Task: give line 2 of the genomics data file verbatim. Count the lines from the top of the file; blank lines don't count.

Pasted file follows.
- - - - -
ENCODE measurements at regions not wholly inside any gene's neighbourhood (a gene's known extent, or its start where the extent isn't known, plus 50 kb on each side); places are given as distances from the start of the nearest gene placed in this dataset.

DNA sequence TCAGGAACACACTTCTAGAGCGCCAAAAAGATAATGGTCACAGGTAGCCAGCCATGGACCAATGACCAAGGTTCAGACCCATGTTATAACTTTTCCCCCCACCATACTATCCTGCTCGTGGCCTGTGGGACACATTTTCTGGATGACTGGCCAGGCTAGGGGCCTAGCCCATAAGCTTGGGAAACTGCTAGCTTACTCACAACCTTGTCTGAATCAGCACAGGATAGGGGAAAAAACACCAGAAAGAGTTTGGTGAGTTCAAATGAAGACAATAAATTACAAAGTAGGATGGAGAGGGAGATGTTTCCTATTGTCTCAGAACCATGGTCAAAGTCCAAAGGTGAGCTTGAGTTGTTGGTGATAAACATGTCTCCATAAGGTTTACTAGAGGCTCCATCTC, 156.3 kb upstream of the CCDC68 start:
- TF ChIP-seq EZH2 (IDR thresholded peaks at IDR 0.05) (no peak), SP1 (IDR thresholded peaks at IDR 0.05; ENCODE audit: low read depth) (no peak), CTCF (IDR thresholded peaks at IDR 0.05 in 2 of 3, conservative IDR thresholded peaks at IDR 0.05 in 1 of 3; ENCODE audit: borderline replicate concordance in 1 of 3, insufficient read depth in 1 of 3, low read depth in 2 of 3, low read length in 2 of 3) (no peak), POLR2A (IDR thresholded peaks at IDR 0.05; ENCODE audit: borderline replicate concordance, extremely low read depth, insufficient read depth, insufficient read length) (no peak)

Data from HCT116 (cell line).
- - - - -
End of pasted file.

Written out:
DNA sequence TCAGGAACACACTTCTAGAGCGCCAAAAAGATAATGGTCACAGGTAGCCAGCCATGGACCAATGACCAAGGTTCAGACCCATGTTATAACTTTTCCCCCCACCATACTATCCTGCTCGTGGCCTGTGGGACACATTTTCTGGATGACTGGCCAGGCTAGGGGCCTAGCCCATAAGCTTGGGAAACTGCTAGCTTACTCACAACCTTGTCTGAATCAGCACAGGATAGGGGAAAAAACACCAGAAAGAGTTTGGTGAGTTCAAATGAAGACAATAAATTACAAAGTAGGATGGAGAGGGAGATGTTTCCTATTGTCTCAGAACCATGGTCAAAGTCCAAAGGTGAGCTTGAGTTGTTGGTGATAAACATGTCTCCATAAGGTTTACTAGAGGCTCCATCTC, 156.3 kb upstream of the CCDC68 start: